It's no secret that business is, well, tough. Of course, luxury customers aren't as susceptible to downturns in the economy as other shoppers, but they have to fill their Mercedes SUV gas tanks, too.
If there's one thing that jump-starts buying, it's new silhouettes that make whatever's in a woman's closet look so last year. It's no surprise, then, that retailers are dreaming about change in bold, living color. They want to see structured dresses, pencil skirts and fuller pants, the yin to yesterday's yang of baby-doll dresses, balloon-hem skirts and skinny jeans.
Clearly, stores will be writing orders with extra sharp pencils this season. Bergdorf Goodman fashion director Linda Fargo said she'll be looking for "trends compelling enough to inspire us to shop even in a tightening economy," while Julie Gilhart, vice president of fashion merchandising at Barneys New York, said she'll only be buying "great merchandise" and "the best of the best."
"It's a really hard economy," said Nevena Borissova, owner of the Curve boutiques in Los Angeles and New York. But Lori Hirshleifer, vice president of Hirshleifer's at the Americana Manhasset in Manhasset, N.Y., will not let the grim economy get her down: "I'm optimistic. I refuse to allow myself to feel like this."
Jeffrey Kalinsky, executive vice president of designer merchandising, Nordstrom:
I hope to see: Things that I'm not expecting to see. I want to be surprised. I'm feeling that there will be more sportswear and more separates, and pants will be getting fuller. With fuller pants, I like them skinny at the top and fuller from the knee down. Skirts are going to be more important, but we'll see more pencil skirts, fewer bubble skirts. There will be lots of knitwear with blazers being more knit than structured. The dress is going to be important, but in the pre-collection market, it didn't seem to be as predominant a trend as it had been. Looking forward to: The big buzz this week is going to surround Halston; Jonathan Saunders showing in New York, and Rodarte. Rodarte has become a global strength. They're young designers and deserve everyone's support. We're also supporting Chris Benz. Ken Downing, senior vice president and fashion director, Neiman Marcus:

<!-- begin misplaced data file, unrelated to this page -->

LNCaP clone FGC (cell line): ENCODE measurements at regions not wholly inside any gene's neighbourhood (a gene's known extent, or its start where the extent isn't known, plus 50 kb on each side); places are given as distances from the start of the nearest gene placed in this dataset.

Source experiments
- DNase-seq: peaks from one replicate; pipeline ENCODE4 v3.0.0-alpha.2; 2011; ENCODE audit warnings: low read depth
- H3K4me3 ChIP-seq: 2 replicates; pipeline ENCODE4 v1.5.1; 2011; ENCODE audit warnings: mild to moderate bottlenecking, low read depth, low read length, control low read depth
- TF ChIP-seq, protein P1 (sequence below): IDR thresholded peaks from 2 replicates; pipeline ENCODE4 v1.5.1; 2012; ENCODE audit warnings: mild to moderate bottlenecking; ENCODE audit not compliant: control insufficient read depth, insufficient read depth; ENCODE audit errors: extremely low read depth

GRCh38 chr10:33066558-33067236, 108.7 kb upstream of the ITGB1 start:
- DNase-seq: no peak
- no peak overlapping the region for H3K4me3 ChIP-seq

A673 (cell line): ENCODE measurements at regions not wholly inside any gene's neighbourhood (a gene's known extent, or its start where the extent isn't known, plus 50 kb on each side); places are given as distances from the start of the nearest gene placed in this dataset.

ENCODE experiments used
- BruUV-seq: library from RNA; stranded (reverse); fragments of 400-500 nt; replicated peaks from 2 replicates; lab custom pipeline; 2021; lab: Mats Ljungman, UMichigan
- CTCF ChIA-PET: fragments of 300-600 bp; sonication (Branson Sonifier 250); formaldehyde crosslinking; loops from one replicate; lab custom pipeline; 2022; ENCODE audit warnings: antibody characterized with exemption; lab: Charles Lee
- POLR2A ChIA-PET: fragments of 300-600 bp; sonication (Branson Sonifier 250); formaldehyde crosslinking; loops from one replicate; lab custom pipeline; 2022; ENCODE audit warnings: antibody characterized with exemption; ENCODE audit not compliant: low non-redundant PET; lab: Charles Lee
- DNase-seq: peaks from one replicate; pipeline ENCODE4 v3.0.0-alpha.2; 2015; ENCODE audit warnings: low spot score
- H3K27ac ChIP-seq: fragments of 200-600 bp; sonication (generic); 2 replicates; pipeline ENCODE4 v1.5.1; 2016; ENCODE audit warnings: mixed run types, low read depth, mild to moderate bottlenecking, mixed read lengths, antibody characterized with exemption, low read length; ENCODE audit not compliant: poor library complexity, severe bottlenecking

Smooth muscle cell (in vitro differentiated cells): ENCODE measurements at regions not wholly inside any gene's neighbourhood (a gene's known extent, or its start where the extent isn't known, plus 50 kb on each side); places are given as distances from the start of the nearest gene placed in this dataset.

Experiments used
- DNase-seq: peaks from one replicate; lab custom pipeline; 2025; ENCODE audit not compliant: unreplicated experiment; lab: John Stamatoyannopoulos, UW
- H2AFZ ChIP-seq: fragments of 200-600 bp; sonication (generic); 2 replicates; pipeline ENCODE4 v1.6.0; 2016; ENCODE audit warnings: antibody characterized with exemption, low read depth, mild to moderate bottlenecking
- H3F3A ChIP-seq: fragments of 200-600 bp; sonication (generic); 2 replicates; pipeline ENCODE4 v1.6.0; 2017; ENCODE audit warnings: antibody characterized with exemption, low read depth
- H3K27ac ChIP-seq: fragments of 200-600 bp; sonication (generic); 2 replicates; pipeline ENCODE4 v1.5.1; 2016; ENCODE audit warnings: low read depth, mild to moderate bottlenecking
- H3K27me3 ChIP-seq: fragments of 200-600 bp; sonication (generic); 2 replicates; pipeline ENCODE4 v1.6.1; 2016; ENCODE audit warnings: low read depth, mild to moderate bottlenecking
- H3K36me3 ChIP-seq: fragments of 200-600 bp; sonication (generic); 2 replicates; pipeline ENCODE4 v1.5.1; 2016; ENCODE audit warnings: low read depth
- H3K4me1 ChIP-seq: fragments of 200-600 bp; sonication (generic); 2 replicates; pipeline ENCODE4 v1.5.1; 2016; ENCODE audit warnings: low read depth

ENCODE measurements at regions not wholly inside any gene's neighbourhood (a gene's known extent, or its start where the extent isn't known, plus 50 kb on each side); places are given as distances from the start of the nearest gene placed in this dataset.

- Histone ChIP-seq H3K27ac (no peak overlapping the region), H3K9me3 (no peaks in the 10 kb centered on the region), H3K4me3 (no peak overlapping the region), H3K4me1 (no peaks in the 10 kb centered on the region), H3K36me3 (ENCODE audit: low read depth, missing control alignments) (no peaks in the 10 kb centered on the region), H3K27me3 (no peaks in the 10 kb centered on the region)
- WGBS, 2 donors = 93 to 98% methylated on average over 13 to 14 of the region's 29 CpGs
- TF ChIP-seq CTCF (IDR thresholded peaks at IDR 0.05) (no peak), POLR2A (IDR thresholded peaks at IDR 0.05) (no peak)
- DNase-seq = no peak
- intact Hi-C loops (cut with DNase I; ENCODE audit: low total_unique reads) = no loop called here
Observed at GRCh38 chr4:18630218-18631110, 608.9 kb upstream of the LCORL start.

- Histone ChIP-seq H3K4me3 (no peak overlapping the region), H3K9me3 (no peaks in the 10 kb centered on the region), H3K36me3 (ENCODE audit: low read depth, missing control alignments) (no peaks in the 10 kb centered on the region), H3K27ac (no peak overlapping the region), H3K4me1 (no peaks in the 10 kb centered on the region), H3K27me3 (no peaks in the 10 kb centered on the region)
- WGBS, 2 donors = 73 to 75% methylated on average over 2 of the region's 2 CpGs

I expect to see: The continuation of color and print; more body-conscious shapes, especially in dresses, and jackets with shoulder interest such as strong and sharp or rounded shoulders. Skirts will be important. Transitional weight fabrics are important to the Neiman Marcus customer and we are focused on fabrics and weights that speak to her lifestyle.
Looking forward to: The reintroduction of Halston, and welcoming Jonathan Saunders to the New York catwalks.
Julie Gilhart, vice president of fashion merchandising at Barneys New York:
I hope to see: Total creativity and great design. I would like to see designers not play it safe, but push the envelope in terms of presentation and the clothes. It could be a moment of great change, so I hope to see it begin to happen in New York.
Looking forward to: Shipley & Halmos' first presentation and Edun's Nocturne presentation. Narciso Rodriguez, Proenza Schouler and Rodarte had standout collections last [season]. I think we will see that trend being repeated.
People are buzzing about: Cute girl designers, such as Cate Holstein, are showing for the first time. Also, Lyell, Wayne and Liz McLean. Also, Alexander Wang's and Loden Dager's growing energy and L'Wren Scott's Purple Haze collection.
Go away: Marc Jacobs being late. I am channeling support to him to be on time.
Open-to-buy: Our open-to-buy is to only buy great merchandise. It's a time to really focus on what is necessary. To have a lot of everything is not cool, but to have only the best of the best is modern. Michael Fink, vice president and women's fashion director, Saks Fifth Avenue: